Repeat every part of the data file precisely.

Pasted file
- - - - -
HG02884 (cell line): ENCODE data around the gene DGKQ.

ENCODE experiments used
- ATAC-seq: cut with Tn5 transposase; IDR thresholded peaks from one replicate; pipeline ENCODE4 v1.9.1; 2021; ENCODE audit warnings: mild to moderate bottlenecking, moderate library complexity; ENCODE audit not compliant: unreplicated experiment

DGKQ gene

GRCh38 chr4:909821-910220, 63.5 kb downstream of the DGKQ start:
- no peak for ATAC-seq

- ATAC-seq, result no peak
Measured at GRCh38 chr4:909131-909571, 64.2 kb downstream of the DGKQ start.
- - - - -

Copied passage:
HG02884 (cell line): ENCODE data around the gene DGKQ.

ENCODE experiments used
- ATAC-seq: cut with Tn5 transposase; IDR thresholded peaks from one replicate; pipeline ENCODE4 v1.9.1; 2021; ENCODE audit warnings: mild to moderate bottlenecking, moderate library complexity; ENCODE audit not compliant: unreplicated experiment

DGKQ gene

GRCh38 chr4:909821-910220, 63.5 kb downstream of the DGKQ start:
- no peak for ATAC-seq

- ATAC-seq, result no peak
Measured at GRCh38 chr4:909131-909571, 64.2 kb downstream of the DGKQ start.